The cost of applying for college can add up quickly, but getting a college fee waiver can help.
Students should expect to pay at least $ 678 to apply, factoring in the cost of online test preparation and various fees, according to a March 2017 Analysis by NerdWallet and Magoosh, an online test preparation service.
It’s just the bare minimum. Many students visit campus and take the ACT and SAT multiple times looking for stellar scores.
“If a student tries to take advantage of each strategic advantage, it will cost a few hundred dollars per university,” says Marie Bigham, director of the university council at Isidore Newman School in New Orleans and board of directors of the National Association. for College Admission Counseling. administrators member.
In many cases, you have to face these costs to apply to colleges. But if you can prove that you have a financial need, there are ways around some of them. Here’s how.
1. Apply for ACT and SAT fee waivers
The costs of applying to college begin with a standardized test fee. It costs $ 47.50 to register for each standard SAT you take and $ 50.50 to register for each ACT test. Both cost more if you want to take the essay portion of the tests in addition to the other sections ($ 64.50 for SAT, $ 67.00 for ACT).
You can receive ACT and SAT fee waived to take up to two of each test for free. To get either one, talk to your high school or guidance counselor. Each testing company only assigns a certain number of waivers to each high school, and it is up to the school counselors to distribute them as needed. There are several ways to qualify; you may be eligible if you:
Live in a foster home or public housing, or are homeless.
Participate in a free or discounted meal program or qualify for a program based on your family’s income.
Get government assistance, including Medicaid or food stamps, or participate in a government program for low-income families, like Upward Bound.
2. Request an exemption from college registration fees
The SAT fee waiver is a gift that never ceases to give you: in addition to allowing you to take the test for free, it also allows you to avoid the application fee for four colleges. If you get a SAT waiver, the College Board will send you an application waiver in the fall of your senior year or when you get your SAT test results.
If you didn’t get a SAT waiver, or if you did, but want to apply for free to more than four schools, there are other ways to potentially get these fees waived. You can request an application fee waiver directly through the college application or complete the NACAC Fee Waiver Request Form and submit it with your application.
Many university applications, including the Common Application (a generic application accepted by over 600 schools) have a field where you can indicate that you wish to be considered for a fee waiver. If a school’s application does not have a fee waiver option, try the NACAC fee waiver request form. In either case, you must qualify based on your financial situation – the requirements are similar to the ACT and SAT exemption requirements. Your high school counselor should also verify that you have a financial need, either electronically or with a signature.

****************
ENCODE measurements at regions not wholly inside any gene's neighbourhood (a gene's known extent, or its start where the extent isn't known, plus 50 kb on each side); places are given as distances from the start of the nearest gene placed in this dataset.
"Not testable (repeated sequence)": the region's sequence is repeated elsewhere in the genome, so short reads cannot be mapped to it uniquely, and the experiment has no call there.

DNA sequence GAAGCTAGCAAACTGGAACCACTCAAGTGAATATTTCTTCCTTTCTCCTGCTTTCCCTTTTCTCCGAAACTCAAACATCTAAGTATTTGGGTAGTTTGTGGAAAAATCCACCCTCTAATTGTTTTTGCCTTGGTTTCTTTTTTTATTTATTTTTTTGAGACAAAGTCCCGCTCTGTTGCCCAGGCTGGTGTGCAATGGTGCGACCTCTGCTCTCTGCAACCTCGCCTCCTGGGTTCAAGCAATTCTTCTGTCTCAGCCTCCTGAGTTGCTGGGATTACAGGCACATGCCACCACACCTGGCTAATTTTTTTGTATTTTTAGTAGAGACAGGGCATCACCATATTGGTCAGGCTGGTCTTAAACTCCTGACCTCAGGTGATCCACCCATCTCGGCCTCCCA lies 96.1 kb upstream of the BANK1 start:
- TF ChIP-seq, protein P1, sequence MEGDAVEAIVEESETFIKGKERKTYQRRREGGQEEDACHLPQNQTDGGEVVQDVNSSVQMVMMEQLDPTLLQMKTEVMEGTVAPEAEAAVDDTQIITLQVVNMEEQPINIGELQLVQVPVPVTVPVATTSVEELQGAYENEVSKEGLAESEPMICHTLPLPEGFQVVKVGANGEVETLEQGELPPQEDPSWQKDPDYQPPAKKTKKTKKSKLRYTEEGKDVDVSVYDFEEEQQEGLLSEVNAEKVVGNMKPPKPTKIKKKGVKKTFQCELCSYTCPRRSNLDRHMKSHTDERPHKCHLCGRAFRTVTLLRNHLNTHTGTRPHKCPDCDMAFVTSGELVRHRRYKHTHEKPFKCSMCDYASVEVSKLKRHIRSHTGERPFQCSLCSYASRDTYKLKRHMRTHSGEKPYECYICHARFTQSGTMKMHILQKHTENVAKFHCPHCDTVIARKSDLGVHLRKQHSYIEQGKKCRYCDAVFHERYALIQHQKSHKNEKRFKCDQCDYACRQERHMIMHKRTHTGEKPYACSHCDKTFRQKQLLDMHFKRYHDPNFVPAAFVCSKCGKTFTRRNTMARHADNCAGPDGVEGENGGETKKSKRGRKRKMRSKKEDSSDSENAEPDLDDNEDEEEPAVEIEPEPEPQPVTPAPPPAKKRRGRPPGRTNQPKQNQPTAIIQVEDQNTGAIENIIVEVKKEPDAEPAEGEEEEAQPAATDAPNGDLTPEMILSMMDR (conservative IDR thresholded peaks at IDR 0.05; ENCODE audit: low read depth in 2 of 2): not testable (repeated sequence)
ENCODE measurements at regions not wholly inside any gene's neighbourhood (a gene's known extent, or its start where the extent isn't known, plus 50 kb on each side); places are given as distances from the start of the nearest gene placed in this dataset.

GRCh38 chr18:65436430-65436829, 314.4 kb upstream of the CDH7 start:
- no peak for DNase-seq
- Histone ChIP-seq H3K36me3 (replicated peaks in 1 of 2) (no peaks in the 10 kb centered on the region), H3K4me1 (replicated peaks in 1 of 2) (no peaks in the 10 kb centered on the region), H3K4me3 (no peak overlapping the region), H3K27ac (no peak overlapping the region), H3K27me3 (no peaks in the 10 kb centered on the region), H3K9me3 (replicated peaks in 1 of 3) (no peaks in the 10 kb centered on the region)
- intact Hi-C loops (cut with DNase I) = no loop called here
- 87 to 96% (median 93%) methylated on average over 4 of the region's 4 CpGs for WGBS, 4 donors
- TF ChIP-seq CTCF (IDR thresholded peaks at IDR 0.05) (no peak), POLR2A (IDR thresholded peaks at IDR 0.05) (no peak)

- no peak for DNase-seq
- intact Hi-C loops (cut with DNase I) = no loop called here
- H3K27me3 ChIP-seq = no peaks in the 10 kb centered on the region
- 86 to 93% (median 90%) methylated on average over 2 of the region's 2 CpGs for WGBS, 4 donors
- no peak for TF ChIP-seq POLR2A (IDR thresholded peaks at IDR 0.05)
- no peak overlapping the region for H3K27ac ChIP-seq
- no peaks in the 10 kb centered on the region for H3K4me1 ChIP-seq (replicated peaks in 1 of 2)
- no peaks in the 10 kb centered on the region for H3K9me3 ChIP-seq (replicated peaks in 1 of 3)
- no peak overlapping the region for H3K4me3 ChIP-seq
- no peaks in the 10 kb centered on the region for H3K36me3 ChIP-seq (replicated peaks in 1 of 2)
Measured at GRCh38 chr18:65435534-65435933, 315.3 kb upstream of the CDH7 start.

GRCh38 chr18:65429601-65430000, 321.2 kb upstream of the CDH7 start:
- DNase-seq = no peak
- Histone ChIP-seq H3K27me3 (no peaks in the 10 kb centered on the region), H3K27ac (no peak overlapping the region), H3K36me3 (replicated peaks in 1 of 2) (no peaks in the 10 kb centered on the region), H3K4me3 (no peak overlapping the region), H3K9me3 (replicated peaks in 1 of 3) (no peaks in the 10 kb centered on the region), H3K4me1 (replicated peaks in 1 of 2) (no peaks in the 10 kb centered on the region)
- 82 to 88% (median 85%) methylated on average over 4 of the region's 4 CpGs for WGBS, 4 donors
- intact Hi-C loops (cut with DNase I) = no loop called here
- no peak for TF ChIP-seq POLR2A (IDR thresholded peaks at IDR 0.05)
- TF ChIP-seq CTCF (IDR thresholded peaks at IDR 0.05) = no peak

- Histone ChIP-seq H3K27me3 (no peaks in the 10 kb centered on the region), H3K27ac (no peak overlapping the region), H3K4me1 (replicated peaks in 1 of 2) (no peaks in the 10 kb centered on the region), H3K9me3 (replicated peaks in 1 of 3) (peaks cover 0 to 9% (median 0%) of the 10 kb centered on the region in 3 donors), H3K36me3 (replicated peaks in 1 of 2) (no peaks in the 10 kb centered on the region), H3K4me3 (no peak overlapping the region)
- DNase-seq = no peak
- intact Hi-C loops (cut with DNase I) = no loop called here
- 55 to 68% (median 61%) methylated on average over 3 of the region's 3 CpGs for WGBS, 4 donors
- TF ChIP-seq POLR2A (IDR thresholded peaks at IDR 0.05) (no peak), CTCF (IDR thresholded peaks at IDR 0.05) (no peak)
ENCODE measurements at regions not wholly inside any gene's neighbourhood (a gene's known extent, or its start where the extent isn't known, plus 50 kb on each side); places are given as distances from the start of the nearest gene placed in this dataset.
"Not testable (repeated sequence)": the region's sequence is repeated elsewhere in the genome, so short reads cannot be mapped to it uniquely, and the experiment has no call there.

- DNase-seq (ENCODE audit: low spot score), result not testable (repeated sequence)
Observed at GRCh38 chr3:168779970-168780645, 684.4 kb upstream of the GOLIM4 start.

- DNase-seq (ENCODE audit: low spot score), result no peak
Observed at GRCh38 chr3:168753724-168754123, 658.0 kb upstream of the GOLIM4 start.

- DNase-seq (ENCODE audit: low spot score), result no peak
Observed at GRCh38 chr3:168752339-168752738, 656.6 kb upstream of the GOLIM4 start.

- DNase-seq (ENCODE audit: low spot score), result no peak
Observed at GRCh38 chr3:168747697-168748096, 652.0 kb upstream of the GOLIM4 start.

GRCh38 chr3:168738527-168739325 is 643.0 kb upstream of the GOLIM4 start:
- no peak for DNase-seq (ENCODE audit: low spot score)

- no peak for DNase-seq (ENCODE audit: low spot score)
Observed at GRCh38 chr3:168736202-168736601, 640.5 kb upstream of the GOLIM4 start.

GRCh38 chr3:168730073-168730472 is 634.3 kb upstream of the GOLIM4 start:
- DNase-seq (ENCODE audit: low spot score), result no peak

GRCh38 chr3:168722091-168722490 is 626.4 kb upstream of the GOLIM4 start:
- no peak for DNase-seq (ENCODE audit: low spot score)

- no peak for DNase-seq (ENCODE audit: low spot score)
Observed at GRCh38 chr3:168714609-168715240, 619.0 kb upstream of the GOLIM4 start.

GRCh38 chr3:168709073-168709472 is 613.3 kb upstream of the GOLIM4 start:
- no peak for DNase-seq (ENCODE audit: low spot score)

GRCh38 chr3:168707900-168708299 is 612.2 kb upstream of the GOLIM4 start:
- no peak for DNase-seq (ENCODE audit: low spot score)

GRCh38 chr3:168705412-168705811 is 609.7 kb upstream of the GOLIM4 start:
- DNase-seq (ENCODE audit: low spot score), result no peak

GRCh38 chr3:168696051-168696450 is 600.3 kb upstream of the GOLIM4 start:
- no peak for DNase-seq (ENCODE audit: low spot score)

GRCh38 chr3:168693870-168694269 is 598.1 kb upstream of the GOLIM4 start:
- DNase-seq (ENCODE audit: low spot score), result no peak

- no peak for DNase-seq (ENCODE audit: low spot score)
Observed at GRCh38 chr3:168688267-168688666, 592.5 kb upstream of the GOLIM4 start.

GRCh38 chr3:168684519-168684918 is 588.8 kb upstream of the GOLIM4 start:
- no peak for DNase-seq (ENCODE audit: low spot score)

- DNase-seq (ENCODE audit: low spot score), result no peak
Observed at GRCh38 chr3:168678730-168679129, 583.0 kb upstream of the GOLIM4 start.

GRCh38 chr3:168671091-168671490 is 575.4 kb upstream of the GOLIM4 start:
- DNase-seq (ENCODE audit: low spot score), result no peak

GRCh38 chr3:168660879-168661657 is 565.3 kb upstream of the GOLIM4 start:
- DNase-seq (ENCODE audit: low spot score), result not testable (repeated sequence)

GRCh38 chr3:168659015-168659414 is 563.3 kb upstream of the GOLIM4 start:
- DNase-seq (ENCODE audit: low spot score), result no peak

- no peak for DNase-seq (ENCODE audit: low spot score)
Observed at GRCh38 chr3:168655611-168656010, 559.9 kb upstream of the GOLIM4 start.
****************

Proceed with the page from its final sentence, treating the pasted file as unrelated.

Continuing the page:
However, there is no guarantee that you will be able to obtain a fee waiver or that a college will honor it if you do; each campus can use its own discretion.
3. Find colleges with no tuition fees
All hope is not lost if you cannot obtain a fee waiver. Some colleges give codes for free application to students who attend certain college fairs or visit the school campus. And many colleges simply don’t charge an application fee. For example, it’s free to apply to Carleton College in Northfield, Minnesota; Kenyon College in Gambier, Ohio; and Reed College in Portland, Oregon. The College Board has a list which indicates the colleges without application fees and colleges that accept fee waivers.
4. Ask the quorum to waive the fees
But if all else fails, it doesn’t hurt to just ask the college to waive the fees. Call the admissions office yourself – Bigham says this may be the most effective approach – or ask your high school counselor to help you advocate for you.
“If a student’s high school counselor wrote us a note saying that paying the tuition fee would create financial hardship for the family, we would forgo it,” says Kent Rinehart, dean of admissions at Marist College in Poughkeepsie, New York, and a Member of the Board of Directors of NACAC.
When thinking about your college applications, start thinking about financial aid as well. Fill out the free application for federal student aid, known as the FAFSA, to apply for grants, scholarships, work-study opportunities and federal student loans.